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Microsoft Security Development Lifecycle for IT Rob Labbé Security Engagement Manager MSIT Infosec – ACE

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Presentation on theme: "Microsoft Security Development Lifecycle for IT Rob Labbé Security Engagement Manager MSIT Infosec – ACE"— Presentation transcript:

1 Microsoft Security Development Lifecycle for IT Rob Labbé Security Engagement Manager MSIT Infosec – ACE

2 Microsoft IT Environment 94,000 Vista clients 48,000 Windows 7 clients 127,238 Office 2007 clients 129,000 Exchange 2007 mailboxes 359,000 SharePoint Sites MSCRM deployment for premier services business Dynamics business running on Dynamics products 5 data centers 9,700 production servers 108,000 servers (MSN) 98 countries 550 buildings 260,000+ SMS managed computers 585,000 devices 141,549 end users 2,400,000 internal e-mails with 18,000,000 inbound (97% filter rate) 36,000,000 IMs per month 136,000+ e-mail server accounts 137,000,000+ remote connections per month

3 Know Yourself, Know your Enemies “If you know your enemy and know yourself, you need not fear the result of a hundred battles. If you know yourself but not the enemy, for every victory gained you will also suffer a defeat. If you know neither the enemy nor yourself, you will succumb in every battle.” Sun Tzu, The Art of War “Hacking Microsoft UK”

4 The Reasons for Secure Software Data can be stolen by attackers Data can be corrupted by viruses Data can be lost or corrupted by employees IT Systems can be used by attackers To send Spam, viruses, or launch other attacks from IT Systems can be crashed by attackers There are many threats to data and systems

5 Application Layer = Weak Point Attackers target the weakest point. The OS Layer and Network layer are too hard now On Average over 70% of IT security budget is spent on Infrastructure, yet over 75% of attacks happen at the Application level According to Microsoft research, only 1/3 of developers are confident that they write secure code The focus must be on hardening the application layer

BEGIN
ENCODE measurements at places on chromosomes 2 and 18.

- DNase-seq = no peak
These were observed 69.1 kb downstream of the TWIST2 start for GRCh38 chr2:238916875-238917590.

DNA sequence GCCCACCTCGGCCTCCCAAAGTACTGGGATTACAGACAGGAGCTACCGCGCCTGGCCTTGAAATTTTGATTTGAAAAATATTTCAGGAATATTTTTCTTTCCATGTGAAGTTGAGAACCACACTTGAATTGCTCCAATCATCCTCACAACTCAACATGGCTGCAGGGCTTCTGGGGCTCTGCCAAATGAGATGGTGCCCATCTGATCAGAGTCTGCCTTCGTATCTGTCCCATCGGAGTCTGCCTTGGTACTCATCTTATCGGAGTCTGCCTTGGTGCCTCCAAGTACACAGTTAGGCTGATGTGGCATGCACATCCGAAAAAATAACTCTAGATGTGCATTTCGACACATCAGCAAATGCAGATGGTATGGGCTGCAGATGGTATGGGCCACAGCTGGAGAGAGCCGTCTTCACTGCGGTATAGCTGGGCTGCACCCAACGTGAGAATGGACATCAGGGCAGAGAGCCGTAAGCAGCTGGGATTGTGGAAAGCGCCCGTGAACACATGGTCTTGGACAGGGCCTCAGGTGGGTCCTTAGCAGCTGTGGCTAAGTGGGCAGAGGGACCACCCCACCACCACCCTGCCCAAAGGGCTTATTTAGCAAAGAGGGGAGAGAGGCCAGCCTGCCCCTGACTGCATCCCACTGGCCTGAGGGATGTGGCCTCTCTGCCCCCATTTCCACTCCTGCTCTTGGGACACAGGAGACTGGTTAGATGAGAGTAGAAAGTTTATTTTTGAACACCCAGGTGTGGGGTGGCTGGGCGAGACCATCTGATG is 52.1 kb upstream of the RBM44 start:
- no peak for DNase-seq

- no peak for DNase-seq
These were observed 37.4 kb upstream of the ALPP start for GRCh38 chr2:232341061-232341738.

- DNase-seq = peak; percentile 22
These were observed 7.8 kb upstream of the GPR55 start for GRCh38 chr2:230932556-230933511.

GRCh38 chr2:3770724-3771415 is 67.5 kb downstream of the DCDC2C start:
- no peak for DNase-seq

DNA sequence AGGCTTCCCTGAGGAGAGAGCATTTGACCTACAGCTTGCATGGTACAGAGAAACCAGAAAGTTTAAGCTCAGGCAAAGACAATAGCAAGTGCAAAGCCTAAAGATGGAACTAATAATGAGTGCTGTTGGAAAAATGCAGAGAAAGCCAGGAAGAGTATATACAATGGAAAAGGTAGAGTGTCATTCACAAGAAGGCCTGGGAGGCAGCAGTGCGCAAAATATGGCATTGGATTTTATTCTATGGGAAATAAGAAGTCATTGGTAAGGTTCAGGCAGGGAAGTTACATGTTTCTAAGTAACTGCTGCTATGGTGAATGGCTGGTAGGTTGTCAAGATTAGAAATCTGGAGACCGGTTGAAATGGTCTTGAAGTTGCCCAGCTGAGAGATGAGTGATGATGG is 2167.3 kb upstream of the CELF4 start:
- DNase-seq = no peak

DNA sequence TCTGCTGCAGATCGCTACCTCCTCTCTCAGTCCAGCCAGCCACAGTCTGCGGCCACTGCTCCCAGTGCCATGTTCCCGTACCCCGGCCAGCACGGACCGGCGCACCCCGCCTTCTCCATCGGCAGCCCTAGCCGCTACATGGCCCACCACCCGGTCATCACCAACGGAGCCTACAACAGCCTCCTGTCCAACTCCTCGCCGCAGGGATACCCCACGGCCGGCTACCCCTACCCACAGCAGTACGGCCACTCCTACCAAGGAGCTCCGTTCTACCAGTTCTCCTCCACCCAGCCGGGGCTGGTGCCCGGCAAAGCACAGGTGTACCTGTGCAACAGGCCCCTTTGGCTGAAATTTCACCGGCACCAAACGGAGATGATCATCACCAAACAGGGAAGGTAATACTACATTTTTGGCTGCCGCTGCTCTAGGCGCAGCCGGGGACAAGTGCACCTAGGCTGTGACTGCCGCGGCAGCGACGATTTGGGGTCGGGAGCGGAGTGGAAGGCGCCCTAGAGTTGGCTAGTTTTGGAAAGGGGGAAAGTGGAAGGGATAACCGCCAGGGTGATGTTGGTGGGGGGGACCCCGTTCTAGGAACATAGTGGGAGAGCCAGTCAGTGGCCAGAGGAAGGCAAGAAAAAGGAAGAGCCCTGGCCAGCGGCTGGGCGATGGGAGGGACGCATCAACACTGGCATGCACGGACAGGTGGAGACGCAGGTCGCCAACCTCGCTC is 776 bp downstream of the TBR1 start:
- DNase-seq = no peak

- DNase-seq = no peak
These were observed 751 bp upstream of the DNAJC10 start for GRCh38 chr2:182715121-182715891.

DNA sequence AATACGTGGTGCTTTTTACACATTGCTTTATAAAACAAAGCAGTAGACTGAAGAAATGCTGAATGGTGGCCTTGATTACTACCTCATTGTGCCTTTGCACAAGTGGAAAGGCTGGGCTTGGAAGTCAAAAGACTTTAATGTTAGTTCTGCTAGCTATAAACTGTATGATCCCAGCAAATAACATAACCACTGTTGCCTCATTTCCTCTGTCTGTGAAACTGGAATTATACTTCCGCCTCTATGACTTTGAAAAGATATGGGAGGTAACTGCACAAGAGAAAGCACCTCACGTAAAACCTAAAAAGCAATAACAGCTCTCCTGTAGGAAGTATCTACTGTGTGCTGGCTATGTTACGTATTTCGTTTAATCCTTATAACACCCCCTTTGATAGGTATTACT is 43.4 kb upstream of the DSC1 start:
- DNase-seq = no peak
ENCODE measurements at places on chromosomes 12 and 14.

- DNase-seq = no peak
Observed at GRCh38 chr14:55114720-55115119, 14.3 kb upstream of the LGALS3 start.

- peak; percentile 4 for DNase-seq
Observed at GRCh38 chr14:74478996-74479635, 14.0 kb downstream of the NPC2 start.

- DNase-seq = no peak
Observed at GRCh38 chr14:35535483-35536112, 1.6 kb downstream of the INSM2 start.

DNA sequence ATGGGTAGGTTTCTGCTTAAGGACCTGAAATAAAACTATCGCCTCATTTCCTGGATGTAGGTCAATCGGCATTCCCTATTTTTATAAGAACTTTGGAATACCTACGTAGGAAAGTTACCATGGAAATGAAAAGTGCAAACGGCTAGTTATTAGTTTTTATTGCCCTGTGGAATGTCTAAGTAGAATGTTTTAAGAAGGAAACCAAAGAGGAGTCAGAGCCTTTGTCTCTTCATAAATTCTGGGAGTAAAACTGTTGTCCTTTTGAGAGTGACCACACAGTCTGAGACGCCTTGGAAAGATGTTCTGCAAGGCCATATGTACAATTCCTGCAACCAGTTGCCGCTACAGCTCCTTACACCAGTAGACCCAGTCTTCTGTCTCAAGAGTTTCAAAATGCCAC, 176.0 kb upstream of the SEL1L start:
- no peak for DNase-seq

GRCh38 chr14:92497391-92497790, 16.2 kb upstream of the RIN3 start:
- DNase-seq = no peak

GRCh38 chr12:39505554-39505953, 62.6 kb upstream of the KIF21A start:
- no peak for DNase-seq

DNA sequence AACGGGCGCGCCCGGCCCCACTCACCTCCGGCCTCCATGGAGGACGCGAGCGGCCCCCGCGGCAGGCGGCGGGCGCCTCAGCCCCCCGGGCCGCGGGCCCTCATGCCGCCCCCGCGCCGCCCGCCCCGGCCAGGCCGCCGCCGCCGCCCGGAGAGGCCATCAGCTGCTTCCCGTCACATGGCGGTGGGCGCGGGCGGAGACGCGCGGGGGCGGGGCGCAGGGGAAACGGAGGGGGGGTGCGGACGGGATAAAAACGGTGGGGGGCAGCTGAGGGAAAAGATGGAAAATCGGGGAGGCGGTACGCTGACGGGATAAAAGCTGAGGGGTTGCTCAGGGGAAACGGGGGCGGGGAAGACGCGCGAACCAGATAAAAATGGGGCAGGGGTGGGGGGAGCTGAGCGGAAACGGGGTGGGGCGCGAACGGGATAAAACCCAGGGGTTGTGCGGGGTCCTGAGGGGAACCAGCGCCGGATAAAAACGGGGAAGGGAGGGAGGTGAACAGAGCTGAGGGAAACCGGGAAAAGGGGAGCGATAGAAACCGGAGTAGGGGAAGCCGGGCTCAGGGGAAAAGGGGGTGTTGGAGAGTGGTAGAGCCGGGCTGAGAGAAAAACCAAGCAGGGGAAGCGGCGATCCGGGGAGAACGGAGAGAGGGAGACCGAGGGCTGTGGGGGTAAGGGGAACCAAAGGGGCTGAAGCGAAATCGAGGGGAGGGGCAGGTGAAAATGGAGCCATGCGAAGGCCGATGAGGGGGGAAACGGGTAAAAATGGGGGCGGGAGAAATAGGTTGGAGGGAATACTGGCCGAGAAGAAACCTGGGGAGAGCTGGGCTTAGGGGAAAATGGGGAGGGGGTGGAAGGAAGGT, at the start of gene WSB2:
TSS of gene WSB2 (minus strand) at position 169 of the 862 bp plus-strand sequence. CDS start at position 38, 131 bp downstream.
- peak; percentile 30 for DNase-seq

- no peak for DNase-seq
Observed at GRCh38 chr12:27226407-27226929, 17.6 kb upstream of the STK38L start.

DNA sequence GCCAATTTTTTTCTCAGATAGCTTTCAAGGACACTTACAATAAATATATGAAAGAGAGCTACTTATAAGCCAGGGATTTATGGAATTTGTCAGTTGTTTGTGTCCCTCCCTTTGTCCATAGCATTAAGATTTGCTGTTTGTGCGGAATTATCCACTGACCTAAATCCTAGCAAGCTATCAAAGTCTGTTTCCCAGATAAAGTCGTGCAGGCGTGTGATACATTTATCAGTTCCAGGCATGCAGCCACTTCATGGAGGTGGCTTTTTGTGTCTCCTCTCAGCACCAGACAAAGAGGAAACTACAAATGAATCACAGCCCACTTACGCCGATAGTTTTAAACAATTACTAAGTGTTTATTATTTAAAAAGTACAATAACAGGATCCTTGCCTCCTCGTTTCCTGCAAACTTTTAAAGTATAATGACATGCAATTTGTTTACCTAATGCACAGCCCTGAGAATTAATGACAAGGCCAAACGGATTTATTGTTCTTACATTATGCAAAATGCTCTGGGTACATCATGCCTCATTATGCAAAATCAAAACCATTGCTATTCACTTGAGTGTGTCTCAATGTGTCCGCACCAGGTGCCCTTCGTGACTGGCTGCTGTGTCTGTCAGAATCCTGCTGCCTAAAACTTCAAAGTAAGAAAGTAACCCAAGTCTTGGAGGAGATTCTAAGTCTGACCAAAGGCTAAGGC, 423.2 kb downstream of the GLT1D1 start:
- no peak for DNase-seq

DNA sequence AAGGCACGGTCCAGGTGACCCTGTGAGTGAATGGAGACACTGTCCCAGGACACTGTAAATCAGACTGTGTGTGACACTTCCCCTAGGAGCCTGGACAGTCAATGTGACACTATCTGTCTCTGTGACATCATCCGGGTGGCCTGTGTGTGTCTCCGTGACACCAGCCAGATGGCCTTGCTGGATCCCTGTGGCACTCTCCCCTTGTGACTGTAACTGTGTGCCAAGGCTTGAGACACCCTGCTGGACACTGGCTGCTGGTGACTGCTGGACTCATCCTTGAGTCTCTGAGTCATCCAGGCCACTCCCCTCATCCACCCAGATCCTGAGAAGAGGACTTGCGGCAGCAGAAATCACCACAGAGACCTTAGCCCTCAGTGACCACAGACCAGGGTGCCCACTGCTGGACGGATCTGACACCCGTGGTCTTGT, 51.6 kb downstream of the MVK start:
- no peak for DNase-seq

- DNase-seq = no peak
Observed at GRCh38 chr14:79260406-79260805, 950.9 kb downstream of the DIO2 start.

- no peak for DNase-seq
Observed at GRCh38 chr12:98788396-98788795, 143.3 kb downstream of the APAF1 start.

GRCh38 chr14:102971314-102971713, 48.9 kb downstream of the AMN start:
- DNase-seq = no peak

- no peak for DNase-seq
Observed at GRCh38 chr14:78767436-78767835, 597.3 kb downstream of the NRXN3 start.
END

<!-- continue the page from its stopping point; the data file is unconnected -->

6 Reasons for IT Security Card Services - A Real World Example $10 Million a month in revenue Processed credit cards for American Express, Master Card, and VISA They Lost 40 Million records to hacking Government imposed heavy fines Subject to audits every 6 months for 20 years Amex, Master Card and Visa dropped them A $10 Million a month company destroyed

7 Understanding The Attackers

8 Author Script-Kiddie Hobbyist Hacker Expert Specialist Vandal, Cyberpun k Thief,Booster,Fence, Classic Criminals Spy,Terrorist Mal-TechTrespasser National Interest, Chaos Steal Something of Value / assets Personal Fame, To Embarrass, To Win Curiosity Nothing Anyone Un-intentional Disgruntled Employee

9 Hackers are very smart

10 We need better security

11 Implement an SDL Implement an SDL to build security into your development process Train your developers in secure coding techniques Incorporate Threat Modeling, Secure Code Review, Security Focused Testing into the process

12 Purpose of the SDL Inventory and assess applications Identify and ensure resolution of security/privacy vulnerabilities found in those applications Enable Application Risk Management: Strategic Tactical Operational Legal

13 The SDL is NOT Optional At Microsoft all line-of-business application teams must go through SDL-IT, All shrink-wrapped products must go through the SDL If they fail to do so, they cannot go into production Enforcement of the SDL-IT process attributes to it’s success

14 Visibly Measure the Process Have internally visible score cards Have contests to see if you can find bugs and offer prizes Offer incentives to teams with the best security records (no cheating!)